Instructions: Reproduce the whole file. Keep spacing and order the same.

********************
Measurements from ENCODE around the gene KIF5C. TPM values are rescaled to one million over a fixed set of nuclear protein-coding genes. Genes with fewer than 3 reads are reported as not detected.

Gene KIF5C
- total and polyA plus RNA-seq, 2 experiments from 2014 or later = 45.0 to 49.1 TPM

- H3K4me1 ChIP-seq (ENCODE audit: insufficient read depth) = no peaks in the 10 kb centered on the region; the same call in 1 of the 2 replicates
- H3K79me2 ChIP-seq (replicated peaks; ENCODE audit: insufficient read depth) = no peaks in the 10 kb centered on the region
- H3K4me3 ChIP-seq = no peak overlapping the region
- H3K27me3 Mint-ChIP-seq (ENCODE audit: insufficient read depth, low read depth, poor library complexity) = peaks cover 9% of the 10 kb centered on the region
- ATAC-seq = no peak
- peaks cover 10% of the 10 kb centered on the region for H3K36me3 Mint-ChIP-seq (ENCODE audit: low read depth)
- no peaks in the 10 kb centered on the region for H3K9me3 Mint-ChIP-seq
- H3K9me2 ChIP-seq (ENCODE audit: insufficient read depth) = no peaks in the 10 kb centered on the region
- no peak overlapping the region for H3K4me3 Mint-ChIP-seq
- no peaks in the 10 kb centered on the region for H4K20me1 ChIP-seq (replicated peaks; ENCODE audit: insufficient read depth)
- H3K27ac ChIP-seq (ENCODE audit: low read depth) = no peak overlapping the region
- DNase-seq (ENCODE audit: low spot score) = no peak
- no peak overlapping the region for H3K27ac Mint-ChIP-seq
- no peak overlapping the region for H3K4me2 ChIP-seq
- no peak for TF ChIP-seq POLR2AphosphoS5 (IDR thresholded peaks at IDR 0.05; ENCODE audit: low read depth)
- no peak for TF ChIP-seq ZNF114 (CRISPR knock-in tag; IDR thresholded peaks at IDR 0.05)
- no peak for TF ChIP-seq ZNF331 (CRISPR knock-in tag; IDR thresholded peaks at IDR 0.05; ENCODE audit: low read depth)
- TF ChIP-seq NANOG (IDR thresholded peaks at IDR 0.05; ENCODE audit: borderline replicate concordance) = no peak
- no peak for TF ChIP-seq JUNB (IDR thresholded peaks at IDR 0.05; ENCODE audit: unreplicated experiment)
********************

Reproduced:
Measurements from ENCODE around the gene KIF5C. TPM values are rescaled to one million over a fixed set of nuclear protein-coding genes. Genes with fewer than 3 reads are reported as not detected.

Gene KIF5C
- total and polyA plus RNA-seq, 2 experiments from 2014 or later = 45.0 to 49.1 TPM

- H3K4me1 ChIP-seq (ENCODE audit: insufficient read depth) = no peaks in the 10 kb centered on the region; the same call in 1 of the 2 replicates
- H3K79me2 ChIP-seq (replicated peaks; ENCODE audit: insufficient read depth) = no peaks in the 10 kb centered on the region
- H3K4me3 ChIP-seq = no peak overlapping the region
- H3K27me3 Mint-ChIP-seq (ENCODE audit: insufficient read depth, low read depth, poor library complexity) = peaks cover 9% of the 10 kb centered on the region
- ATAC-seq = no peak
- peaks cover 10% of the 10 kb centered on the region for H3K36me3 Mint-ChIP-seq (ENCODE audit: low read depth)
- no peaks in the 10 kb centered on the region for H3K9me3 Mint-ChIP-seq
- H3K9me2 ChIP-seq (ENCODE audit: insufficient read depth) = no peaks in the 10 kb centered on the region
- no peak overlapping the region for H3K4me3 Mint-ChIP-seq
- no peaks in the 10 kb centered on the region for H4K20me1 ChIP-seq (replicated peaks; ENCODE audit: insufficient read depth)
- H3K27ac ChIP-seq (ENCODE audit: low read depth) = no peak overlapping the region
- DNase-seq (ENCODE audit: low spot score) = no peak
- no peak overlapping the region for H3K27ac Mint-ChIP-seq
- no peak overlapping the region for H3K4me2 ChIP-seq
- no peak for TF ChIP-seq POLR2AphosphoS5 (IDR thresholded peaks at IDR 0.05; ENCODE audit: low read depth)
- no peak for TF ChIP-seq ZNF114 (CRISPR knock-in tag; IDR thresholded peaks at IDR 0.05)
- no peak for TF ChIP-seq ZNF331 (CRISPR knock-in tag; IDR thresholded peaks at IDR 0.05; ENCODE audit: low read depth)
- TF ChIP-seq NANOG (IDR thresholded peaks at IDR 0.05; ENCODE audit: borderline replicate concordance) = no peak
- no peak for TF ChIP-seq JUNB (IDR thresholded peaks at IDR 0.05; ENCODE audit: unreplicated experiment)